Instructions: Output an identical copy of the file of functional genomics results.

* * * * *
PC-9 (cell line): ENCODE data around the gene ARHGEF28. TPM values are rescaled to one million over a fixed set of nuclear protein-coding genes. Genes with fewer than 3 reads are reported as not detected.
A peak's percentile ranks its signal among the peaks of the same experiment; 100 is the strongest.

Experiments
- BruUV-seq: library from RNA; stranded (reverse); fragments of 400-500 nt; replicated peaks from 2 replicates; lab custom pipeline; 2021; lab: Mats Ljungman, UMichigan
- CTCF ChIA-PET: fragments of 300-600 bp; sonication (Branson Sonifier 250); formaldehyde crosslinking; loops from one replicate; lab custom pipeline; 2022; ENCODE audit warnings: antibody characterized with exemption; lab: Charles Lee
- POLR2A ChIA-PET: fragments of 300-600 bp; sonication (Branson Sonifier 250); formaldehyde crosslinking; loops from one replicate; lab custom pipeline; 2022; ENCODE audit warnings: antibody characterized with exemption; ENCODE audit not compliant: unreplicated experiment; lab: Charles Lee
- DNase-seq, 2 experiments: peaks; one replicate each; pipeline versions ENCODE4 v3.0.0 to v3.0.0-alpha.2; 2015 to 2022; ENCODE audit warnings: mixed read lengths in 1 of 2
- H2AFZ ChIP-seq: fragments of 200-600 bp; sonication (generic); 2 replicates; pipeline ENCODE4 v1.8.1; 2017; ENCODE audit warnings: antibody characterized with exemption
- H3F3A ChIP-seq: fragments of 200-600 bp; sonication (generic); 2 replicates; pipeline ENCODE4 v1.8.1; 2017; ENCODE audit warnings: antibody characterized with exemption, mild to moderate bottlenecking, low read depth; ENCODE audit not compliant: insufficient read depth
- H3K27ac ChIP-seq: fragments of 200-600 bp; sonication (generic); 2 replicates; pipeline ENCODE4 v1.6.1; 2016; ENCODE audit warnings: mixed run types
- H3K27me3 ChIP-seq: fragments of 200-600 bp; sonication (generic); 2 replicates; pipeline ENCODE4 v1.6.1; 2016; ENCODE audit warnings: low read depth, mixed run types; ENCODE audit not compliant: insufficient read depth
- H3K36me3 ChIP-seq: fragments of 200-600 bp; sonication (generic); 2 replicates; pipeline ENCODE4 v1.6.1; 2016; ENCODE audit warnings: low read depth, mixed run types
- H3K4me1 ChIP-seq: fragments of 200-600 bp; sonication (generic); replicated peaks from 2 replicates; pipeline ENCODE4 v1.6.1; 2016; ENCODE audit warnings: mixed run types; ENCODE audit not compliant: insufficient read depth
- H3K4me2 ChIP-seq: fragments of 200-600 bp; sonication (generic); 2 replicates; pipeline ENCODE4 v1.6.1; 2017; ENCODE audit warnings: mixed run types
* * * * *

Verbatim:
PC-9 (cell line): ENCODE data around the gene ARHGEF28. TPM values are rescaled to one million over a fixed set of nuclear protein-coding genes. Genes with fewer than 3 reads are reported as not detected.
A peak's percentile ranks its signal among the peaks of the same experiment; 100 is the strongest.

Experiments
- BruUV-seq: library from RNA; stranded (reverse); fragments of 400-500 nt; replicated peaks from 2 replicates; lab custom pipeline; 2021; lab: Mats Ljungman, UMichigan
- CTCF ChIA-PET: fragments of 300-600 bp; sonication (Branson Sonifier 250); formaldehyde crosslinking; loops from one replicate; lab custom pipeline; 2022; ENCODE audit warnings: antibody characterized with exemption; lab: Charles Lee
- POLR2A ChIA-PET: fragments of 300-600 bp; sonication (Branson Sonifier 250); formaldehyde crosslinking; loops from one replicate; lab custom pipeline; 2022; ENCODE audit warnings: antibody characterized with exemption; ENCODE audit not compliant: unreplicated experiment; lab: Charles Lee
- DNase-seq, 2 experiments: peaks; one replicate each; pipeline versions ENCODE4 v3.0.0 to v3.0.0-alpha.2; 2015 to 2022; ENCODE audit warnings: mixed read lengths in 1 of 2
- H2AFZ ChIP-seq: fragments of 200-600 bp; sonication (generic); 2 replicates; pipeline ENCODE4 v1.8.1; 2017; ENCODE audit warnings: antibody characterized with exemption
- H3F3A ChIP-seq: fragments of 200-600 bp; sonication (generic); 2 replicates; pipeline ENCODE4 v1.8.1; 2017; ENCODE audit warnings: antibody characterized with exemption, mild to moderate bottlenecking, low read depth; ENCODE audit not compliant: insufficient read depth
- H3K27ac ChIP-seq: fragments of 200-600 bp; sonication (generic); 2 replicates; pipeline ENCODE4 v1.6.1; 2016; ENCODE audit warnings: mixed run types
- H3K27me3 ChIP-seq: fragments of 200-600 bp; sonication (generic); 2 replicates; pipeline ENCODE4 v1.6.1; 2016; ENCODE audit warnings: low read depth, mixed run types; ENCODE audit not compliant: insufficient read depth
- H3K36me3 ChIP-seq: fragments of 200-600 bp; sonication (generic); 2 replicates; pipeline ENCODE4 v1.6.1; 2016; ENCODE audit warnings: low read depth, mixed run types
- H3K4me1 ChIP-seq: fragments of 200-600 bp; sonication (generic); replicated peaks from 2 replicates; pipeline ENCODE4 v1.6.1; 2016; ENCODE audit warnings: mixed run types; ENCODE audit not compliant: insufficient read depth
- H3K4me2 ChIP-seq: fragments of 200-600 bp; sonication (generic); 2 replicates; pipeline ENCODE4 v1.6.1; 2017; ENCODE audit warnings: mixed run types